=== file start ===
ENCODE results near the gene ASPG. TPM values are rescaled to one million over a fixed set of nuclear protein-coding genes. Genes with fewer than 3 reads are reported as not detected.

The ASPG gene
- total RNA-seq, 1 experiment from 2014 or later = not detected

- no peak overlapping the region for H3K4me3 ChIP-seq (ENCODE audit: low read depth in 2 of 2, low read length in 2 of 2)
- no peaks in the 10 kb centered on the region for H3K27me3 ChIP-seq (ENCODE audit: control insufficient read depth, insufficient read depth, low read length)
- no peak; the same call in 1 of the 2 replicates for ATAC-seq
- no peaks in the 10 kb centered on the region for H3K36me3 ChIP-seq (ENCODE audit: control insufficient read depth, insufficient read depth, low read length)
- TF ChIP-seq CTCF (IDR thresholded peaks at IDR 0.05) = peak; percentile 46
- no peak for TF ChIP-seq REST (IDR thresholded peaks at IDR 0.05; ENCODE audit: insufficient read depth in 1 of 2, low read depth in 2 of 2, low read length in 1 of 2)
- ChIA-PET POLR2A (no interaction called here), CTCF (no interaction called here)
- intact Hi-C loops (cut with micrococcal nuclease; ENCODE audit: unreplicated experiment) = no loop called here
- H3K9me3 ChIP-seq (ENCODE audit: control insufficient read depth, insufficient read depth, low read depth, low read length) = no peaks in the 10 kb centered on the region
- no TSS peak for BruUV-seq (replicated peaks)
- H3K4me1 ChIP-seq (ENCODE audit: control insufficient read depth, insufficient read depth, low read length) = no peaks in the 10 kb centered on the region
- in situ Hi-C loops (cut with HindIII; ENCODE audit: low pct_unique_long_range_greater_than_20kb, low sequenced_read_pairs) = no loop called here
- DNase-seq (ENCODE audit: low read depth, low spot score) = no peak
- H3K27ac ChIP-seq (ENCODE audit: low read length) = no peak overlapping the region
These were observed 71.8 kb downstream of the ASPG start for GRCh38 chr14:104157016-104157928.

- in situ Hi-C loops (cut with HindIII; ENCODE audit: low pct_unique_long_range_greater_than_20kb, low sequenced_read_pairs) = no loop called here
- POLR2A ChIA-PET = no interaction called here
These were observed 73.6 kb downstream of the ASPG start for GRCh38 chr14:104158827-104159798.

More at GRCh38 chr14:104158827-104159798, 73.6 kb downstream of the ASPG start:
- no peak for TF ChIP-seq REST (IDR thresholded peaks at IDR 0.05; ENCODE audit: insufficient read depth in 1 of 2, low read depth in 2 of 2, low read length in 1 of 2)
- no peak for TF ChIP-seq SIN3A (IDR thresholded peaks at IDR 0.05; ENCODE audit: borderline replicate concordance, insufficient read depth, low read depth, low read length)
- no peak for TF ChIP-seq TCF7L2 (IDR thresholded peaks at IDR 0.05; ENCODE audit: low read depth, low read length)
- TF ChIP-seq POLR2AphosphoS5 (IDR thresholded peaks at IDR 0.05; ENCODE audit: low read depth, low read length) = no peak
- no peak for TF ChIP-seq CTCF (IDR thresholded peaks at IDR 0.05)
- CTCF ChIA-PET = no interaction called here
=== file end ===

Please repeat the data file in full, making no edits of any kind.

ENCODE results near the gene ASPG. TPM values are rescaled to one million over a fixed set of nuclear protein-coding genes. Genes with fewer than 3 reads are reported as not detected.

The ASPG gene
- total RNA-seq, 1 experiment from 2014 or later = not detected

- no peak overlapping the region for H3K4me3 ChIP-seq (ENCODE audit: low read depth in 2 of 2, low read length in 2 of 2)
- no peaks in the 10 kb centered on the region for H3K27me3 ChIP-seq (ENCODE audit: control insufficient read depth, insufficient read depth, low read length)
- no peak; the same call in 1 of the 2 replicates for ATAC-seq
- no peaks in the 10 kb centered on the region for H3K36me3 ChIP-seq (ENCODE audit: control insufficient read depth, insufficient read depth, low read length)
- TF ChIP-seq CTCF (IDR thresholded peaks at IDR 0.05) = peak; percentile 46
- no peak for TF ChIP-seq REST (IDR thresholded peaks at IDR 0.05; ENCODE audit: insufficient read depth in 1 of 2, low read depth in 2 of 2, low read length in 1 of 2)
- ChIA-PET POLR2A (no interaction called here), CTCF (no interaction called here)
- intact Hi-C loops (cut with micrococcal nuclease; ENCODE audit: unreplicated experiment) = no loop called here
- H3K9me3 ChIP-seq (ENCODE audit: control insufficient read depth, insufficient read depth, low read depth, low read length) = no peaks in the 10 kb centered on the region
- no TSS peak for BruUV-seq (replicated peaks)
- H3K4me1 ChIP-seq (ENCODE audit: control insufficient read depth, insufficient read depth, low read length) = no peaks in the 10 kb centered on the region
- in situ Hi-C loops (cut with HindIII; ENCODE audit: low pct_unique_long_range_greater_than_20kb, low sequenced_read_pairs) = no loop called here
- DNase-seq (ENCODE audit: low read depth, low spot score) = no peak
- H3K27ac ChIP-seq (ENCODE audit: low read length) = no peak overlapping the region
These were observed 71.8 kb downstream of the ASPG start for GRCh38 chr14:104157016-104157928.

- in situ Hi-C loops (cut with HindIII; ENCODE audit: low pct_unique_long_range_greater_than_20kb, low sequenced_read_pairs) = no loop called here
- POLR2A ChIA-PET = no interaction called here
These were observed 73.6 kb downstream of the ASPG start for GRCh38 chr14:104158827-104159798.

More at GRCh38 chr14:104158827-104159798, 73.6 kb downstream of the ASPG start:
- no peak for TF ChIP-seq REST (IDR thresholded peaks at IDR 0.05; ENCODE audit: insufficient read depth in 1 of 2, low read depth in 2 of 2, low read length in 1 of 2)
- no peak for TF ChIP-seq SIN3A (IDR thresholded peaks at IDR 0.05; ENCODE audit: borderline replicate concordance, insufficient read depth, low read depth, low read length)
- no peak for TF ChIP-seq TCF7L2 (IDR thresholded peaks at IDR 0.05; ENCODE audit: low read depth, low read length)
- TF ChIP-seq POLR2AphosphoS5 (IDR thresholded peaks at IDR 0.05; ENCODE audit: low read depth, low read length) = no peak
- no peak for TF ChIP-seq CTCF (IDR thresholded peaks at IDR 0.05)
- CTCF ChIA-PET = no interaction called here